For a period of time in the first decade of the 20th century, Bertha Galland seemed the most artistic young actress on the American scene. With the passing of the generation of Modjeska, Janauschek, and Clara Morris, and the maturation of Mrs. Fiske and Ada Rehan, the young Galland appeared as the most versatile of the younger leading women in America. The daughter of a wealthy women's undergarment manufacturer, and trained in Europe with the esteemed dramatic pedagogue George Edgar, she was launched in 1896 as a touring Shakespearean actress in a series of performances with Edgar.
An intelligent woman with a marked love of history, she chose her vehicles and her sponsors well. Her initial fame came in "The Pride of Jennico" at the Criterion Theatre in 1900. For Charles Frohman she burnished her reputation with "The Forest Lovers" and "The Love Match." She emerged as a first rank star playing Esmerelda in "The Hunchback of Notre Dame" and Dorothy Vernon in "Dorothy Vernon of Haddon Hall," the great costume drama of the first decade of the 20th century.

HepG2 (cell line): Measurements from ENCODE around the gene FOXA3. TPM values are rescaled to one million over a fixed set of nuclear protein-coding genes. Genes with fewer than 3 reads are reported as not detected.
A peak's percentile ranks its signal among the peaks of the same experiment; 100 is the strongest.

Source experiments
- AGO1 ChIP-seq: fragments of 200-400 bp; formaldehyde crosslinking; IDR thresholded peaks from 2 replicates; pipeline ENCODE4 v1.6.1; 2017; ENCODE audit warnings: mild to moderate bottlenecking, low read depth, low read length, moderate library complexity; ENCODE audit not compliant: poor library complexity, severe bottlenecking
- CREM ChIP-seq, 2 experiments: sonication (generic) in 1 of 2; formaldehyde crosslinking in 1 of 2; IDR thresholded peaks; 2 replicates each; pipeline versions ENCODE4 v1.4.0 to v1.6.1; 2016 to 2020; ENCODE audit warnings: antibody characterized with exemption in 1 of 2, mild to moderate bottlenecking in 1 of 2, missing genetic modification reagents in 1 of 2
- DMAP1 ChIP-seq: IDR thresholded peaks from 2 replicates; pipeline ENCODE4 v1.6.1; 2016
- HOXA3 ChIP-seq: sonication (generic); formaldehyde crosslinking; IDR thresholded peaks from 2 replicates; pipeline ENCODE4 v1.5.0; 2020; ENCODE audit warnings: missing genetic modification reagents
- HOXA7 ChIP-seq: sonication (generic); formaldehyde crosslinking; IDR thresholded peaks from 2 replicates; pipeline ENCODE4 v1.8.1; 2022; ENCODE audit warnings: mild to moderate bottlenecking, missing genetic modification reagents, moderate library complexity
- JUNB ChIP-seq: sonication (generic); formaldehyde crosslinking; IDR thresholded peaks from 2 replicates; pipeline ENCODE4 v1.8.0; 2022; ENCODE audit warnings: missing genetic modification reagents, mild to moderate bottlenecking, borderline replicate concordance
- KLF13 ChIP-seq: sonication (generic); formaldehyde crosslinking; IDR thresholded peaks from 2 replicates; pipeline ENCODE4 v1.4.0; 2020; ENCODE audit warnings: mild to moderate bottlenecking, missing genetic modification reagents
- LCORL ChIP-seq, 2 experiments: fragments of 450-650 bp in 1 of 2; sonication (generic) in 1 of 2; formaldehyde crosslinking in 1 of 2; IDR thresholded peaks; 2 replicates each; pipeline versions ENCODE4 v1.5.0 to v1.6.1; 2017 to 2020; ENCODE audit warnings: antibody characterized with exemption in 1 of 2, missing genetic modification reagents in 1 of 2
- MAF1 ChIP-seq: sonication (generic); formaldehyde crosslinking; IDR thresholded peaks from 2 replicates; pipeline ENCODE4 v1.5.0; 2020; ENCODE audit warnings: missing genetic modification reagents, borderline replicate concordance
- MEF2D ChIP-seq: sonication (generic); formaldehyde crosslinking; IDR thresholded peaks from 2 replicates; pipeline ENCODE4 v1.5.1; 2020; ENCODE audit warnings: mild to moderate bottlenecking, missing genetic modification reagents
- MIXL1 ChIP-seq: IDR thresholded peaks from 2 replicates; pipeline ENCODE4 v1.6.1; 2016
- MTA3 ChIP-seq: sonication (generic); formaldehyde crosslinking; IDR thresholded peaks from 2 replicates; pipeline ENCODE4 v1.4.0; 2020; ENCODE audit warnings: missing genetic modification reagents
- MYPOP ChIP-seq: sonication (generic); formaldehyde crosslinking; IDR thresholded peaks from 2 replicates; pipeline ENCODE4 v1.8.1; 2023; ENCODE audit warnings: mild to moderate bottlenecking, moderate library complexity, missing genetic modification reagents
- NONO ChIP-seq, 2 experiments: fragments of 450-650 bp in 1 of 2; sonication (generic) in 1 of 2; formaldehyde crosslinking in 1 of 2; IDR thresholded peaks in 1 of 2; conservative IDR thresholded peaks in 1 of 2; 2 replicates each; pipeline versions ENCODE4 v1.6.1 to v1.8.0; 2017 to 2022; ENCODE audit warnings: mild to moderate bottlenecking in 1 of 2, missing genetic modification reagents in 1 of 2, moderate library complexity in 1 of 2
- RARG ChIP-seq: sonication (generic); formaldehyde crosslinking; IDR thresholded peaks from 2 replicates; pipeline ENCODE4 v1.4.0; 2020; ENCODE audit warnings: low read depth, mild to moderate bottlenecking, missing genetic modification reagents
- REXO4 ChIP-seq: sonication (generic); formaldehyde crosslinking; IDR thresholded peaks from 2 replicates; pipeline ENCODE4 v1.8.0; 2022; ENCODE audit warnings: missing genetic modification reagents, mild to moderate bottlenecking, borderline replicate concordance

Her "beauty of person, intelligence of countenance, alternate sprightliness and dignity of manner, and a voice of wonderful range and fine quality" made her the consummate artist of that moment. Only Mary Mannering and Julia Marlowe rivaled her in eyes of critics. David Belasco shaped the costume comedy "Sweet Kitty Bellairs" for her, creating another touring success; but a decade of dramatic trouping wearied her of the stage. She retired, only to be enticed back by a juicy role in "The Return of Eve" (1909), but its success and tour convinced her that there was no more to be accomplished. The social problem plays by Ibsen, Shaw, and Gorky did not suit her talents and her wealth did not make performing a necessity.
Galland retired in 1910 after a scant fourteen years before the public. She died in an automobile accident when her chauffeur smashed into a car that ran a stop sign. David S. Shields/ALS